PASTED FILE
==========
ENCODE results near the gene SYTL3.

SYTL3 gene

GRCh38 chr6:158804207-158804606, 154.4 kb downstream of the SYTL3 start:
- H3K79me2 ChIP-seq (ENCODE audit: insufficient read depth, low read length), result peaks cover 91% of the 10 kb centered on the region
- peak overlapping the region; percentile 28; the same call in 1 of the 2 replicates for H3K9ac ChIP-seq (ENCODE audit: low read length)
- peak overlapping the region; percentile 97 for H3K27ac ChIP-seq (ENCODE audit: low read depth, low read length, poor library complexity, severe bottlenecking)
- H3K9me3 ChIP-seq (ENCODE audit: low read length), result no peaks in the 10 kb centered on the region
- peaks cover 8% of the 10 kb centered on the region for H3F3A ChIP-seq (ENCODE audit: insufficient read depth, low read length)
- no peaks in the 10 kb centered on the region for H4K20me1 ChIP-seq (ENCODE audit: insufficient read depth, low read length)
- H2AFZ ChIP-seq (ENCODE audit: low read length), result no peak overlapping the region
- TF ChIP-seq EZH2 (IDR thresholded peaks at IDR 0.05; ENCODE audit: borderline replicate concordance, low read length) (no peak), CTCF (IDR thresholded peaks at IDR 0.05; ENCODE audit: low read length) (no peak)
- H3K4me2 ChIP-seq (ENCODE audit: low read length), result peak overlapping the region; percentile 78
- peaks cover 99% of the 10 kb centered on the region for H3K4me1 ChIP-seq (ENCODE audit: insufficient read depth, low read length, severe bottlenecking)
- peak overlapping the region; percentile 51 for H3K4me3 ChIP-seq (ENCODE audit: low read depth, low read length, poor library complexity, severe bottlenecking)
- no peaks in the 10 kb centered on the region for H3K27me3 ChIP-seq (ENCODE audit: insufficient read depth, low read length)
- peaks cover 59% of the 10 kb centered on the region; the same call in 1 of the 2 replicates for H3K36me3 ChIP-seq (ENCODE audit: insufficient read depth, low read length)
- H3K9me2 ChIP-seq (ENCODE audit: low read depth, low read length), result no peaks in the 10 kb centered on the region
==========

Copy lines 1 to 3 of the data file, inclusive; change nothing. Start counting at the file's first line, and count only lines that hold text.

ENCODE results near the gene SYTL3.

SYTL3 gene

GRCh38 chr6:158804207-158804606, 154.4 kb downstream of the SYTL3 start: